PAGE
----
Chameleon's dishonesty becomes even more dislikeable when they reach the Rising Star and he claims he left his wallet on the ship. You'd think he'd have saved enough from dodging his fare for the entry to the casino, but no. What could be mortifying for any normal man becomes farcical when Siress Blassie proves gullible enough to spring for the both of them. He promises to repay her, of course, and we'll believe that when we see it, won't we.

Inside the chancery, the warriors get down to business - Starbuck ready to rinse the tables in spite of all Apollo's admonishments, and Jolly bent on stuffing his face. They have a good leer at the dancers in between, but their momentum is rattled when the music stops all of a sudden and all eyes turn to the doorway. Sihouetted like three giants are three robed, bearded giants known as the Borellian Nomen. Bigger and stronger than any human, they wear criss- cross bandoliers packing four pairs of laser bolas. Boomer's certainly fascinated, saying he didn't think any mixed with the other colonists. 'They don't,' says a deadly serious Jolly, all thoughts of food forgotten. 'Unless they're on a blood trail.' Bravely, Boomer wanders over to the nomen and greets them. They're just here to enjoy themselves, like anyone else - fair enough. The music resumes and everyone goes about the business of having fun, but the nomen don't drink or carouse - they just sit there. One man has spotted them and felt the bottom drop out of his world, and that's Chameleon. Anxious to get away as fast as he can, he manufactures an excuse to Siress Blassie and leaves. But the nomen are right across his path and spot him. In fact they do worse than that - the youngest of the three leaps to his feet and tears a pair of laser bolas off his chest. They flare brightly and an ominous whine begins! Cue adverts.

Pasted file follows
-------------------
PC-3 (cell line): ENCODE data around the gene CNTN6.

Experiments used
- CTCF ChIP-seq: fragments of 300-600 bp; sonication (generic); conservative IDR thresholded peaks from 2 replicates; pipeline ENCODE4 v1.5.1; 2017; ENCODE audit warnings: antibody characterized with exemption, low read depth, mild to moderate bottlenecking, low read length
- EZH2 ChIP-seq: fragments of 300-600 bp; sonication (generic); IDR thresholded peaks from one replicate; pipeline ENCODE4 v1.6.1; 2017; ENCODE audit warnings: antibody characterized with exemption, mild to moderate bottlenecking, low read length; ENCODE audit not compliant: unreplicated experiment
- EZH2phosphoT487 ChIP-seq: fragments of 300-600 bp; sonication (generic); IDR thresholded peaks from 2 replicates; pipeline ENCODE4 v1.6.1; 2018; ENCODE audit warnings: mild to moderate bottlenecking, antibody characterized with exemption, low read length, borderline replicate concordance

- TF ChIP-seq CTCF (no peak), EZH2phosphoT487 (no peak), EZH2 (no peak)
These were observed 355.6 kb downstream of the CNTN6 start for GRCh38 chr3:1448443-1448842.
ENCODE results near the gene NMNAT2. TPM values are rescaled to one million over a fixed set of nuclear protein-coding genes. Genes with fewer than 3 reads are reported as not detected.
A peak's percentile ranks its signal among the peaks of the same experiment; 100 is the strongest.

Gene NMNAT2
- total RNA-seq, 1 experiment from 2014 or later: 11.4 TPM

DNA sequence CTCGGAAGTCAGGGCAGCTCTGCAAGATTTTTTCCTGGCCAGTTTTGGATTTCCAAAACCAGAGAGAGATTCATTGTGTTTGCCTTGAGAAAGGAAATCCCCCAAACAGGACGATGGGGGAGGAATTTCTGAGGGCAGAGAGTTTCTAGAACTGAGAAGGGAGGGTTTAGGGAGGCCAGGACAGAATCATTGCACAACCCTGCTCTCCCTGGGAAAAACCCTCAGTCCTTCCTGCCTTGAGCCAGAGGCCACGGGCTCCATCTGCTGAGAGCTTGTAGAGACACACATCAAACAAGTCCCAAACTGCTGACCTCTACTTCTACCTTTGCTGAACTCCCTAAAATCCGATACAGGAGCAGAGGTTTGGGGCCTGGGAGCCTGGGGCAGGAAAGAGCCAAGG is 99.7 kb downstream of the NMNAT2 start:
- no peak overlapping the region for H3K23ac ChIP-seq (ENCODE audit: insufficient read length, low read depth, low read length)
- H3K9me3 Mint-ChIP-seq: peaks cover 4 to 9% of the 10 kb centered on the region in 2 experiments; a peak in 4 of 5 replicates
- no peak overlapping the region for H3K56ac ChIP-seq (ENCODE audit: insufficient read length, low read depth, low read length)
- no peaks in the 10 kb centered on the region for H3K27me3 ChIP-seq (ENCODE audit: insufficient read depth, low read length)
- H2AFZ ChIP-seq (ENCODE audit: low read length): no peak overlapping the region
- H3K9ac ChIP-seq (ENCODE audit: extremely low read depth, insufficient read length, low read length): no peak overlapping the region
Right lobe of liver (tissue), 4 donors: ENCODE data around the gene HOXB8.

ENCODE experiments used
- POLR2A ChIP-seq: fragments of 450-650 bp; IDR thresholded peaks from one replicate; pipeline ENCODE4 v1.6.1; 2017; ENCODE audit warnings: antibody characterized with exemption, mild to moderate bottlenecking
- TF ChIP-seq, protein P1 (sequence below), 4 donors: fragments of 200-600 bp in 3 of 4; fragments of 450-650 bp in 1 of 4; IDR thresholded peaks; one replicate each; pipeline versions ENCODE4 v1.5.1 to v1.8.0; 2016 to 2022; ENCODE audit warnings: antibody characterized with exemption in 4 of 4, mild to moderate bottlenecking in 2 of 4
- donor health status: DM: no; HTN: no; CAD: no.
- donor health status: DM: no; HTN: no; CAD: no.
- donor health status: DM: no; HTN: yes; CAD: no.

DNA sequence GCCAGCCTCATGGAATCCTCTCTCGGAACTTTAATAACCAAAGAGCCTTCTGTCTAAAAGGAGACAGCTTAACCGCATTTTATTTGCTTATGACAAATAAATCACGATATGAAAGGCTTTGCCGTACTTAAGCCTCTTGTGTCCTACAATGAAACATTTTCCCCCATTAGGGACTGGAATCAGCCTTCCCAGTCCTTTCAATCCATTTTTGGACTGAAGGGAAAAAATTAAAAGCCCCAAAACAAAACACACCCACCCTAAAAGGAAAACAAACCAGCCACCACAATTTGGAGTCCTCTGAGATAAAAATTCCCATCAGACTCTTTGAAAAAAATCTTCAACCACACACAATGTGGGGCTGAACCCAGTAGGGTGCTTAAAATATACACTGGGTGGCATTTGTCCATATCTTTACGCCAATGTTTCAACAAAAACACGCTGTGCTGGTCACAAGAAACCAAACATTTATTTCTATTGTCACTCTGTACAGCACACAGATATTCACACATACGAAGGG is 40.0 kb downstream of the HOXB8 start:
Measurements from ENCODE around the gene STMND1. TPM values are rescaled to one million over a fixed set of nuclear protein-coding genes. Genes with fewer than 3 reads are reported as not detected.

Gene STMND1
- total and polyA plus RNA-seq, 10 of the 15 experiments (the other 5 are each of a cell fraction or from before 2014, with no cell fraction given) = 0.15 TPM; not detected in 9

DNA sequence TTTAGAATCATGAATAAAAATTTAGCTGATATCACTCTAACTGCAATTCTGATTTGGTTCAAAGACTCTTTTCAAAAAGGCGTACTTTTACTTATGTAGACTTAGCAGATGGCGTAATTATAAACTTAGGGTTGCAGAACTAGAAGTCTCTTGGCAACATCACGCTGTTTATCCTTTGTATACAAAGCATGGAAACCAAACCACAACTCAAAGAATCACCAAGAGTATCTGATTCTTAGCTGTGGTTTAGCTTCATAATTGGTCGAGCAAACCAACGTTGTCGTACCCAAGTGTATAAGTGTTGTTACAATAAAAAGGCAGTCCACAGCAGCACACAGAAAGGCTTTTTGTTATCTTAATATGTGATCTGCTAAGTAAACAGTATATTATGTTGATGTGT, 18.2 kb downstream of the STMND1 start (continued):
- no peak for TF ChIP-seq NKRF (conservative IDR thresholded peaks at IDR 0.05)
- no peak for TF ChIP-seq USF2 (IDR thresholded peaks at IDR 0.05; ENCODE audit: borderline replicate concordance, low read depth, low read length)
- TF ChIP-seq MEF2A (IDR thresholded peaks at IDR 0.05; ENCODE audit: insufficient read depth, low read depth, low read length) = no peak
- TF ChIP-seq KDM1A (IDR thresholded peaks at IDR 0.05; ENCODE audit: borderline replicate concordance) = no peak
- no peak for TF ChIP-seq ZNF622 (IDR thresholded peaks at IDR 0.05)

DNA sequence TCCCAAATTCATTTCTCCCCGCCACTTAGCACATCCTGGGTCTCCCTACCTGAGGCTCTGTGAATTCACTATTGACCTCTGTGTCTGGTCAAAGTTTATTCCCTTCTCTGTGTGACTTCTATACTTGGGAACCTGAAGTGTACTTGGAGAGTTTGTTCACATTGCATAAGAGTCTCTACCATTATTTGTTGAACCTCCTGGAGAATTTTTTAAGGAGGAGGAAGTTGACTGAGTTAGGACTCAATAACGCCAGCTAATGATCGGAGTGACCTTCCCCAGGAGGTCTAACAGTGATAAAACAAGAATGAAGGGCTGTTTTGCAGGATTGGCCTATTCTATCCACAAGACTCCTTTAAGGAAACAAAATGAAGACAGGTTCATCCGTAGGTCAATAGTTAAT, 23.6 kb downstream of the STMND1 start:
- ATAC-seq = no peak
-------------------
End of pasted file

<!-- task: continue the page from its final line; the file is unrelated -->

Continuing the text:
Everyone runs like hell as the nomen prepares to throw his bolas. Boomer confronts the eldest, Maga, who states simply 'He is young. He activated them by accident.' Not buying this at all, Boomer orders that the only thing he can do is throw them at an isolated pillar as they're going to blow anyway in fifty microns.

Maga offers what could almost be construed as an apology, but Boomer says that if they intend on staying on the Rising Star, they're going to have to take their bandoliers off. However, going unarmed is against the Borellians' Code. 'You should have thought of that before you got excited!' scolds Boomer. Dryly, Maga replies 'And we should have known better than to mix with other warriors'. The three of them decide to leave, their first stop being the docking lounge where the regular shuttle will return them to the freighter Borella.